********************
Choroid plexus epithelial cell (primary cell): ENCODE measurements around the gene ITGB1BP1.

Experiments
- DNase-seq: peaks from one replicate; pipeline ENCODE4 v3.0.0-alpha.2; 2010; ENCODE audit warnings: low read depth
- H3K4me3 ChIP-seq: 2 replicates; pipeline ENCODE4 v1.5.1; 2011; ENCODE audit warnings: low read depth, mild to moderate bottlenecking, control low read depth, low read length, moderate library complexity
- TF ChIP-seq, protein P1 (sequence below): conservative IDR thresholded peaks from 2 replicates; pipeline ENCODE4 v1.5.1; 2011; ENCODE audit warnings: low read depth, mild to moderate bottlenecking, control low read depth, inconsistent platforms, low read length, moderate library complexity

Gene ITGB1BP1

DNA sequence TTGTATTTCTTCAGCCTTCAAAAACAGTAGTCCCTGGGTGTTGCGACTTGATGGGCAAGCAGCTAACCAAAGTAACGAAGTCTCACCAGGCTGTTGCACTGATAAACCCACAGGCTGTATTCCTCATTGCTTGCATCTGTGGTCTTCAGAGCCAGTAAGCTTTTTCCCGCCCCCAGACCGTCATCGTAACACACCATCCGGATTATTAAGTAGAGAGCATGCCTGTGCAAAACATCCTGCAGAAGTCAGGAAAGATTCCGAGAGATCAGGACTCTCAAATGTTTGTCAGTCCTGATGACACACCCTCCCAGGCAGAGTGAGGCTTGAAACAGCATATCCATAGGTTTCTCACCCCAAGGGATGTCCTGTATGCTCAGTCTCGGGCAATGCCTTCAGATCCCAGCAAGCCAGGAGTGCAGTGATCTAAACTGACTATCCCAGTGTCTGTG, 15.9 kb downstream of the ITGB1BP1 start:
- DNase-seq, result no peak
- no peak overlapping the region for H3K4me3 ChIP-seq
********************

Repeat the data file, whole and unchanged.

Choroid plexus epithelial cell (primary cell): ENCODE measurements around the gene ITGB1BP1.

Experiments
- DNase-seq: peaks from one replicate; pipeline ENCODE4 v3.0.0-alpha.2; 2010; ENCODE audit warnings: low read depth
- H3K4me3 ChIP-seq: 2 replicates; pipeline ENCODE4 v1.5.1; 2011; ENCODE audit warnings: low read depth, mild to moderate bottlenecking, control low read depth, low read length, moderate library complexity
- TF ChIP-seq, protein P1 (sequence below): conservative IDR thresholded peaks from 2 replicates; pipeline ENCODE4 v1.5.1; 2011; ENCODE audit warnings: low read depth, mild to moderate bottlenecking, control low read depth, inconsistent platforms, low read length, moderate library complexity

Gene ITGB1BP1

DNA sequence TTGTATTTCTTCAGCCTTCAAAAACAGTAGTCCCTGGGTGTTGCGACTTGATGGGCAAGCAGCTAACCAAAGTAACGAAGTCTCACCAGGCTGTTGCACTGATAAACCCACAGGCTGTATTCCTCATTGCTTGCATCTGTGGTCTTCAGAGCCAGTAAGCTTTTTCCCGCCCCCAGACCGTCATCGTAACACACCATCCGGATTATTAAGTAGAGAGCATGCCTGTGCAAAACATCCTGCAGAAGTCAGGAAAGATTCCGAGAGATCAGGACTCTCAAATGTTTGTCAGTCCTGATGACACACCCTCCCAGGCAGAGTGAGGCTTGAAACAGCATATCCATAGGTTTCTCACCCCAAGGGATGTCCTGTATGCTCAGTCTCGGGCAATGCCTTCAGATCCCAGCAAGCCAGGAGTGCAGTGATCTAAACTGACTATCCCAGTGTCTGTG, 15.9 kb downstream of the ITGB1BP1 start:
- DNase-seq, result no peak
- no peak overlapping the region for H3K4me3 ChIP-seq